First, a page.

Even headliners Slayer struggled to keep up. Again, like Anthrax, it was a much improved performance from 2013, but things seemed to go a little awry in the latter stages of their set. For some reason, ‘Hell Awaits’ became an instrumental after the first chorus, and Tom’s demeanour changed from happy and smiling to fairly disinterested around the same time. Still, when they came back out for the encore of ‘South of Heaven’, ‘Raining Blood’, and ‘Angel of Death’ everything was quickly forgiven and forgotten. It was left up to New Orleans bandGoatwhore to close the weekend on the second stage, and they did so imperiously with one of the loudest, heaviest hours of the festival.
From the almost comical amount of crowd surfers (Acid Reign alone clocked 263 in one hour – an average of over four per minute) to the spontaneous chant of “MAN IN YELLOW”, directed to one of the security staff stood on the scaffolding before Slayer, to the glorious weather and generally contagious good feeling of everyone in attendance (even a lot of the campsite toilets were still usable by the Monday morning!), there was only one place to be last week.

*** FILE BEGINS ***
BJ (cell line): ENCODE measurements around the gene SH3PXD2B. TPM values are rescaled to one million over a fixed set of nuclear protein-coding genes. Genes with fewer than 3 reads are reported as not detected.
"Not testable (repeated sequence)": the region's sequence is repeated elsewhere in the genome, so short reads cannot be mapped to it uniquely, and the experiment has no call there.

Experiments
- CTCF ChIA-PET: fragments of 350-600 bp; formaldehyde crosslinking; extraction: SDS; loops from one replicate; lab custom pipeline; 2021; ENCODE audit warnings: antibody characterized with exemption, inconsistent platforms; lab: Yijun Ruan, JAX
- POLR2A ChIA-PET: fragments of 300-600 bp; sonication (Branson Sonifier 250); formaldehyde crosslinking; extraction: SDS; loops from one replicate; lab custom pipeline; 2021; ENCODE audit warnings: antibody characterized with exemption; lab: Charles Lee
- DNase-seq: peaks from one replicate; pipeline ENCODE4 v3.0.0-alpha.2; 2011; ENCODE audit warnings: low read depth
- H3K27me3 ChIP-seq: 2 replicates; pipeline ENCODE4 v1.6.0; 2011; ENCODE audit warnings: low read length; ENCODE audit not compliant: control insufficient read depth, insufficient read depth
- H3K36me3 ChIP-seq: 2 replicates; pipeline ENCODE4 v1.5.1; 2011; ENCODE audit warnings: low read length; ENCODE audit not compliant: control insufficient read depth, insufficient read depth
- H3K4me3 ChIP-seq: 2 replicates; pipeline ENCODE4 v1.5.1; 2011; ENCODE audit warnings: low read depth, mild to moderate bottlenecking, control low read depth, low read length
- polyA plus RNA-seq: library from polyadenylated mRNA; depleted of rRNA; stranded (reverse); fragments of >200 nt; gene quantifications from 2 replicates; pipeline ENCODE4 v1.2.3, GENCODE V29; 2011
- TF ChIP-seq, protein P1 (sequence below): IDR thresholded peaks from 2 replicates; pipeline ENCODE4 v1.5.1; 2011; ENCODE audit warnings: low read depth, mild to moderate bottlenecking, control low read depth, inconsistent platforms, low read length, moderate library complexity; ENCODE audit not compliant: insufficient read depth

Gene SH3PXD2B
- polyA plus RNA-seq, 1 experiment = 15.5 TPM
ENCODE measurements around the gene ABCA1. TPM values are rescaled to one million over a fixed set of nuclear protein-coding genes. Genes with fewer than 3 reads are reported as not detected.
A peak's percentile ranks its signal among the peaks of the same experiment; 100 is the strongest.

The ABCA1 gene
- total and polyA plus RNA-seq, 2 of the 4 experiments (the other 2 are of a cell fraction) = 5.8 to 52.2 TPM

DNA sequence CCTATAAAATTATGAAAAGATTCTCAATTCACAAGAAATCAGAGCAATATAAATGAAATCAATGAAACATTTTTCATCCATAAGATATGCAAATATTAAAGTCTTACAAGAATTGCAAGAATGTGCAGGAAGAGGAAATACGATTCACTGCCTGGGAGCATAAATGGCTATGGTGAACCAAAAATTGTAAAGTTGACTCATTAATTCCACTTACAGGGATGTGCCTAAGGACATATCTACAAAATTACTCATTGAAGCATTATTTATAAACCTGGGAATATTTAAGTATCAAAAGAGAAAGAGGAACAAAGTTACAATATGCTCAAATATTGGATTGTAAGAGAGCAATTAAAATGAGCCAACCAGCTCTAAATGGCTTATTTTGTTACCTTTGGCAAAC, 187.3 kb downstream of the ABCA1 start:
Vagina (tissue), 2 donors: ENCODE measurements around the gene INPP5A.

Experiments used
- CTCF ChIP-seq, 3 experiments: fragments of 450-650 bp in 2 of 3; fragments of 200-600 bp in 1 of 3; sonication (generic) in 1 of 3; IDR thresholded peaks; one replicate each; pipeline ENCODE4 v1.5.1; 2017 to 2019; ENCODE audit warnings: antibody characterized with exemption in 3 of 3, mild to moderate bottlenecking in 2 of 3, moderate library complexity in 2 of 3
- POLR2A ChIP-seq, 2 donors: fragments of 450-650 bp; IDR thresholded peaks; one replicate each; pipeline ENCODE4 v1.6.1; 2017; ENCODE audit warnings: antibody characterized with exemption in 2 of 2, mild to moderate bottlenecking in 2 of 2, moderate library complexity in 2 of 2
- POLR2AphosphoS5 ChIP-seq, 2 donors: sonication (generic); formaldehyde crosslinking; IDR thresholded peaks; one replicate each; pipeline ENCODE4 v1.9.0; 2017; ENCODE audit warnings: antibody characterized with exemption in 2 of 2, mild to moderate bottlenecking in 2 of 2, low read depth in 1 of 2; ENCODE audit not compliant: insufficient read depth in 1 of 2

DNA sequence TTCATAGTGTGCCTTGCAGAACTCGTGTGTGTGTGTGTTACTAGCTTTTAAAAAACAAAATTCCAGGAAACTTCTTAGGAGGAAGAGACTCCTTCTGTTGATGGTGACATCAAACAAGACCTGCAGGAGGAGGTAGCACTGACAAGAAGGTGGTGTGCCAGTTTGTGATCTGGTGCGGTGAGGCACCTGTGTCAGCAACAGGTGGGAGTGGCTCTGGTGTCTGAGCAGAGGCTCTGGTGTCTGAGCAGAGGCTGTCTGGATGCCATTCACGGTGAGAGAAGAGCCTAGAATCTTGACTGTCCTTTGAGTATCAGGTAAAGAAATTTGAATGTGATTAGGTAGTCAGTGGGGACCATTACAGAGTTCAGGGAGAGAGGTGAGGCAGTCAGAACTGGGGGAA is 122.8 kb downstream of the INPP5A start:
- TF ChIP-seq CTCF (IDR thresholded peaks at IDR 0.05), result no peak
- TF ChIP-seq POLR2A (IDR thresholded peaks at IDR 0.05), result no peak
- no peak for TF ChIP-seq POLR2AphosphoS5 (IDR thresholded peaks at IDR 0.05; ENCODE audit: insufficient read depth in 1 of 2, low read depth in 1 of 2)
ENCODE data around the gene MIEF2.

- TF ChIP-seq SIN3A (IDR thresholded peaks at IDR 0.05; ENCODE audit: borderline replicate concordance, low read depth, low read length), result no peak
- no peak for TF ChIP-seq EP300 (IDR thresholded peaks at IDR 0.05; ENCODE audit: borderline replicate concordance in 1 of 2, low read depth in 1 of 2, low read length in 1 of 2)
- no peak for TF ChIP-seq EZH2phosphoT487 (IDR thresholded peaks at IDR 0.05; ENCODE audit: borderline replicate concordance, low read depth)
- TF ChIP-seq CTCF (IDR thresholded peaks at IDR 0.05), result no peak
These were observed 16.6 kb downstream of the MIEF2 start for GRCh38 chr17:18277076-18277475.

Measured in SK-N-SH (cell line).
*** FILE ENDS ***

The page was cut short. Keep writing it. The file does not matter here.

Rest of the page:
There were a few odd little problems, of course. Since the festival ended, a story has emerged that a girl was sexually assaulted in her tent, and the amount of moshpit idiocy seems to be on the increase again. Not, this time, from the shirtless circle-pitters and kung-fu merchants, but this time from the people who stand on the barrier all day, doing their best to punch and deliberately tear clumps of hair from any crowd surfer (male and female) unlucky enough to invade their personal space as they get dragged over the front. Making sure at all times, of course, that security have a firm hold of their target first so that they can’t retaliate.
The worst thing this year though was the repeated loop of the same bloody music videos on the big screen all weekend. When I arrived in the main arena on the Friday, I said “hey, this new Wormrot song’s great. I’ll definitely be getting the album”. By the time Saturday evening came around, I never wanted to hear fucking thing again. And as for the constant exposure to the videos of Wakrat and Blackberry Smoke, let’s just say that if I ever meet either of those bands in person, then it won’t end pleasantly for either of them.